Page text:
Recruiting in the Western Hemisphere

Speakers at EducationUSA conference discuss recruitment within a diverse hemisphere.

August 5, 2019

WASHINGTON -- The Department of State’s annual EducationUSA forum last week brought together advisers from the network of global EducationUSA advising centers and international enrollment officials for a series of discussions on the recruiting landscape in various corners of the world.

In several sessions Wednesday, presenters discussed strategies for American colleges interested in expanding their student recruitment within the Western hemisphere, a region that accounts for 9.7 percent of international students in the U.S., second only to the proportion from Asia. Five countries from the hemisphere -- Brazil, Canada, Colombia, Mexico and Venezuela -- are all among the top 25 countries in terms of the numbers of students in the U.S. And seven countries -- Argentina, Chile, Costa Rica, Cuba, Ecuador, Mexico and Peru -- are among the top 25 study abroad destinations for American students.

“If you’re already sending some of your students to these countries, those are logical places to recruit students back to your institutions,” said Jennifer Brown, a program officer for EducationUSA.

Presenters stressed the diversity of the countries in the hemisphere in terms of GDP, language and model of high school system. So with the caveat that no recruiting advice is likely to apply equally to a place like Canada versus a place like Curaçao, a part of the Dutch Caribbean, EducationUSA advisers identified some recruiting challenges and opportunities common to at least some of the countries in the region.

Among the challenges, they cited English proficiency levels as a common challenge in many countries in the Americas. Another common challenge relates to costs or perceptions of costs, and currency fluctuations in some countries that have decreased citizens’ purchasing power.

Given the importance of cost issues to many students in the region, presenters focused heavily on the opportunities associated with government scholarship programs, both U.S. Fulbright grants as well as scholarships offered by home country governments.

Many countries across the hemisphere offer scholarship support. Maria Mercedes Salmon, EducationUSA's regional education advising coordinator for North America, Central America and Caribbean, listed seven countries in her region that provide government scholarships for international undergraduate study (Antigua and Barbuda, the Bahamas, Barbados, Dominica, the Dominican Republic, Honduras and Panama) and six that have government scholarships for graduate studies (Antigua and Barbuda, the Bahamas, Barbados, Honduras, Panama and Mexico). The Dominican Republic, Mexico and Panama all provide government scholarships for teacher training, while Canada and Mexico have scholarships for short-term, nondegree study.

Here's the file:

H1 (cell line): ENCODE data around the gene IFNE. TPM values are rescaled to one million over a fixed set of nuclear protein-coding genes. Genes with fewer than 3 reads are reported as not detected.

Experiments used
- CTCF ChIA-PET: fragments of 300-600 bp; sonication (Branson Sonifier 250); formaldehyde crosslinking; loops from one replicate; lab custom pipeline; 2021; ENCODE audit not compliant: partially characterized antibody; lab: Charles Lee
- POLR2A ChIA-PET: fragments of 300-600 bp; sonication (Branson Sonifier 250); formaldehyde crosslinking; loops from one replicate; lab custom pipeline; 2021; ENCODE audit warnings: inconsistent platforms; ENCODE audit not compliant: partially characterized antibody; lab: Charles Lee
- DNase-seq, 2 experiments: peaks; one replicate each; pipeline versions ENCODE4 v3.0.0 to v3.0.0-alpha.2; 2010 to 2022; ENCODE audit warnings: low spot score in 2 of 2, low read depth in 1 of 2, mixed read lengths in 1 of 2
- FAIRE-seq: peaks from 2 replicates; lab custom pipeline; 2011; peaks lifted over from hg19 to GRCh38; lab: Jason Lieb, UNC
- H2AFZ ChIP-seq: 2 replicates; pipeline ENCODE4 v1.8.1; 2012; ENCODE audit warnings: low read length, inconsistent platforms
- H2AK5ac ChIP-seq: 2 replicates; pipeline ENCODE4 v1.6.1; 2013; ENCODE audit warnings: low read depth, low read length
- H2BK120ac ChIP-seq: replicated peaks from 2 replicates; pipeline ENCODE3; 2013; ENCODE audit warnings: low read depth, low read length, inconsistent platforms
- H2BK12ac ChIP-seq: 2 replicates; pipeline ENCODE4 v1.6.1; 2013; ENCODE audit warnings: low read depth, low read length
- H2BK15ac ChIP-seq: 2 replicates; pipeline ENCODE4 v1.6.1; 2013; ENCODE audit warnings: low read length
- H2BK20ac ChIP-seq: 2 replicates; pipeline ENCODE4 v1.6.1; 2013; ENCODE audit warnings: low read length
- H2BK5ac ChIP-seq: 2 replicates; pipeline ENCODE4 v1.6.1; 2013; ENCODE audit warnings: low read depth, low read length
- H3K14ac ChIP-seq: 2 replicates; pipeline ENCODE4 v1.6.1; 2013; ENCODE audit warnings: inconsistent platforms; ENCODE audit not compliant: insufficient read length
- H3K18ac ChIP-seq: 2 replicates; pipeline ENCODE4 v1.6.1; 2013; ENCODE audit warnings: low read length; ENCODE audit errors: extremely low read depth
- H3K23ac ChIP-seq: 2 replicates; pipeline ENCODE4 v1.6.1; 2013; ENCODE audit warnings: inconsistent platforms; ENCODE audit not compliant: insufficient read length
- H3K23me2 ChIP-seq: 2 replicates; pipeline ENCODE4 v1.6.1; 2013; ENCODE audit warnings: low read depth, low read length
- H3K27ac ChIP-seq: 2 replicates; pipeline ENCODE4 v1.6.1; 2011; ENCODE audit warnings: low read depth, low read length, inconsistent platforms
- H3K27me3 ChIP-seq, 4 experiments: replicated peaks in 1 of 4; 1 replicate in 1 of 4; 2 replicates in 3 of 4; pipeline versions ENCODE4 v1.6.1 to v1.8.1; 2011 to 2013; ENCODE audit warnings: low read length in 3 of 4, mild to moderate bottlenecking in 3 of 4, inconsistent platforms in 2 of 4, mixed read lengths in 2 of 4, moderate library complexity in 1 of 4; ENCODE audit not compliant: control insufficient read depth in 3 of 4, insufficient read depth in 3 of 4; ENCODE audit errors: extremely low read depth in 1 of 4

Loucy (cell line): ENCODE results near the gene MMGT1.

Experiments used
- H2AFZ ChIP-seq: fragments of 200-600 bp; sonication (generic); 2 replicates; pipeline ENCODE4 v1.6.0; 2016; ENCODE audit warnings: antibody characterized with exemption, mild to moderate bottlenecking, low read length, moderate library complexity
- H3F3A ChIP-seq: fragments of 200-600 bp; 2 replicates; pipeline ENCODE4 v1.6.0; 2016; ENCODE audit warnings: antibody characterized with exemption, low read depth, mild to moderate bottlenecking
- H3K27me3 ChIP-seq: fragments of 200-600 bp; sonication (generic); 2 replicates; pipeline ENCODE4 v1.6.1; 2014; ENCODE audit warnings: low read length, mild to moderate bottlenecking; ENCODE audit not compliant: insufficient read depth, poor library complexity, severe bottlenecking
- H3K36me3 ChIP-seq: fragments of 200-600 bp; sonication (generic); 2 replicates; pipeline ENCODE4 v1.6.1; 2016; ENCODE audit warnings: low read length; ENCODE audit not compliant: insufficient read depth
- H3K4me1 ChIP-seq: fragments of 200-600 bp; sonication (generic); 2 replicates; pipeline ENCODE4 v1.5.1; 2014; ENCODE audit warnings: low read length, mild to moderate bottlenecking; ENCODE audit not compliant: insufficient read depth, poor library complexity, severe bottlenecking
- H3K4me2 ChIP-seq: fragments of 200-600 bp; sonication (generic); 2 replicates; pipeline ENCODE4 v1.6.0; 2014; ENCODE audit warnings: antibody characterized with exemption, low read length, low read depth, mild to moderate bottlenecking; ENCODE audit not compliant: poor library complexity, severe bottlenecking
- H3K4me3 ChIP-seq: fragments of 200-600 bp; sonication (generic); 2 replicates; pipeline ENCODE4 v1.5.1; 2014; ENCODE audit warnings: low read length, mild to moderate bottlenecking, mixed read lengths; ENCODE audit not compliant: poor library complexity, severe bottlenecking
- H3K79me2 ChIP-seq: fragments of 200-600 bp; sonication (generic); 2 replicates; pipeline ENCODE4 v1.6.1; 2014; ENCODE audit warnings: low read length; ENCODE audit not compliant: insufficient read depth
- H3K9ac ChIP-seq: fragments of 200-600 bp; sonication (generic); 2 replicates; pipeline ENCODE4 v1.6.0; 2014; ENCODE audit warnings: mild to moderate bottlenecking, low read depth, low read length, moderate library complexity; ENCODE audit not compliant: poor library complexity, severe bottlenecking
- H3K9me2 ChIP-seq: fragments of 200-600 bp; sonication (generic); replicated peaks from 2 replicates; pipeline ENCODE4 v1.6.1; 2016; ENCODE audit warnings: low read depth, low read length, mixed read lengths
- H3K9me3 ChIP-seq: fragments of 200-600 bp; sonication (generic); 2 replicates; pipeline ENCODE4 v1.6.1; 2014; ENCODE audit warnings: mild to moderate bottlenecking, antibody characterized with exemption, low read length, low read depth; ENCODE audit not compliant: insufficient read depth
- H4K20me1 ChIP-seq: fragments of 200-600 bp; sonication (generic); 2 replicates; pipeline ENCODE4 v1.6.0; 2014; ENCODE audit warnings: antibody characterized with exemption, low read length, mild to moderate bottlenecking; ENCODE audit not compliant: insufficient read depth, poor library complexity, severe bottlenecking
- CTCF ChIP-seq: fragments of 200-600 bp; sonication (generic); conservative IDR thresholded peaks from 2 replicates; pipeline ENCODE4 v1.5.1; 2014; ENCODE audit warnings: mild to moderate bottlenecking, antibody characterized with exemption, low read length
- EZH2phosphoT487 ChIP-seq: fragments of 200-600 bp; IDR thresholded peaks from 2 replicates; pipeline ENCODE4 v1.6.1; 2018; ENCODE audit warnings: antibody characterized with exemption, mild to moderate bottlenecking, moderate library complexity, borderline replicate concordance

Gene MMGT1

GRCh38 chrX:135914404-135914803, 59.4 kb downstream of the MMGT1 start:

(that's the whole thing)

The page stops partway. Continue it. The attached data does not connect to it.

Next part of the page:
Trends in student mobility to the U.S. vary across the Western Hemisphere: the number of students coming to the U.S. from Canada and Mexico declined last year (by 4.3 and 8.1 percent, respectively), while the number from Brazil rose by 11.7 percent. The number from Central America increased by 2.9 percent, while the number from the Caribbean dipped by 0.2 percent.

All five of the Southern Cone countries -- not just Brazil, but also Argentina, Chile, Paraguay and Uruguay -- saw increases in the number of students they sent to the U.S. Among the Andean nations, the number of students coming from Venezuela -- which is in the midst of an economic and social crisis and is the No. 23 leading country in terms of the number of students it sends to the U.S. -- decreased by 2 percent. Colombia, the No. 25 country, had a modest 0.1 percent decrease but has still experienced about 2 percent net growth over the past two years.

Top fields of study for students mirror those of other regions: business and entrepreneurship, science, technology, engineering and mathematics fields, and social sciences.

EducationUSA advisers speaking at the forum emphasized the value of building up partnerships with local institutions, many of which are looking to internationalize and create opportunities for their own students and faculty. The premier program to promote institutional partnerships in the region is the 100,000 Strong in the Americas program, a public-private partnership between the State Department, Partners of the Americas and NAFSA: Association of International Educators, which provides grant funding for exchange and training partnerships.

Speakers emphasized the priority placed on workforce development in the region, and the opportunity for colleges to be involved in training programs. In Mexico, for example, top industries include manufacturing (aerospace, electronics, medical devices and textiles), oil, agriculture, tourism and renewable energies, according to Rodrigo de los Santos, an EducationUSA adviser there. "Pay attention to the energy sector and the automation trends," he urged. "This is going to change the country in the next five to 10 years."

EducationUSA advisers also described a growing interest in coming to the U.S. for experiential learning and opportunities for short-term study, internships and professional certificate programs. "We see a lot of interest in, 'I want to do a summer program,' 'I want to do an intensive English preparation program,'" Mercedes Salmon said. "English for a specific purpose is becoming also a popular option, and certificate programs for those who are perhaps midcareer."


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